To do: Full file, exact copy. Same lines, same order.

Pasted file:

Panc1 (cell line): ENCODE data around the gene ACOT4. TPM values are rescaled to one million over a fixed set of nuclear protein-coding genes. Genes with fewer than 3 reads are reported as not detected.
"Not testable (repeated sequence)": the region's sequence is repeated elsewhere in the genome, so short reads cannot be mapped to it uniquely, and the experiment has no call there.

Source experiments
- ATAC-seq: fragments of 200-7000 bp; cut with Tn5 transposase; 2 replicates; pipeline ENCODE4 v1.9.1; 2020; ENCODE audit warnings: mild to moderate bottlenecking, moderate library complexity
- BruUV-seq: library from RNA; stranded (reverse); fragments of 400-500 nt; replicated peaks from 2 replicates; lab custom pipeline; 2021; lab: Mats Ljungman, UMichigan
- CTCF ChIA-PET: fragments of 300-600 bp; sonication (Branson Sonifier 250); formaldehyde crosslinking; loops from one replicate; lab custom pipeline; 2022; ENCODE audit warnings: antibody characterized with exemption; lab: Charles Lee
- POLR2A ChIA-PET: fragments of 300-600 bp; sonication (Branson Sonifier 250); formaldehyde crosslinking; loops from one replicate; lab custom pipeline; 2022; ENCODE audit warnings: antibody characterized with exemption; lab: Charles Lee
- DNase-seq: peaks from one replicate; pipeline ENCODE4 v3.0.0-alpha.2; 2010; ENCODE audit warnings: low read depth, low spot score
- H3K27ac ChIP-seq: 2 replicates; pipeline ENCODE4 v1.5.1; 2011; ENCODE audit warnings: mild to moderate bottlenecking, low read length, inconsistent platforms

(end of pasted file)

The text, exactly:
Panc1 (cell line): ENCODE data around the gene ACOT4. TPM values are rescaled to one million over a fixed set of nuclear protein-coding genes. Genes with fewer than 3 reads are reported as not detected.
"Not testable (repeated sequence)": the region's sequence is repeated elsewhere in the genome, so short reads cannot be mapped to it uniquely, and the experiment has no call there.

Source experiments
- ATAC-seq: fragments of 200-7000 bp; cut with Tn5 transposase; 2 replicates; pipeline ENCODE4 v1.9.1; 2020; ENCODE audit warnings: mild to moderate bottlenecking, moderate library complexity
- BruUV-seq: library from RNA; stranded (reverse); fragments of 400-500 nt; replicated peaks from 2 replicates; lab custom pipeline; 2021; lab: Mats Ljungman, UMichigan
- CTCF ChIA-PET: fragments of 300-600 bp; sonication (Branson Sonifier 250); formaldehyde crosslinking; loops from one replicate; lab custom pipeline; 2022; ENCODE audit warnings: antibody characterized with exemption; lab: Charles Lee
- POLR2A ChIA-PET: fragments of 300-600 bp; sonication (Branson Sonifier 250); formaldehyde crosslinking; loops from one replicate; lab custom pipeline; 2022; ENCODE audit warnings: antibody characterized with exemption; lab: Charles Lee
- DNase-seq: peaks from one replicate; pipeline ENCODE4 v3.0.0-alpha.2; 2010; ENCODE audit warnings: low read depth, low spot score
- H3K27ac ChIP-seq: 2 replicates; pipeline ENCODE4 v1.5.1; 2011; ENCODE audit warnings: mild to moderate bottlenecking, low read length, inconsistent platforms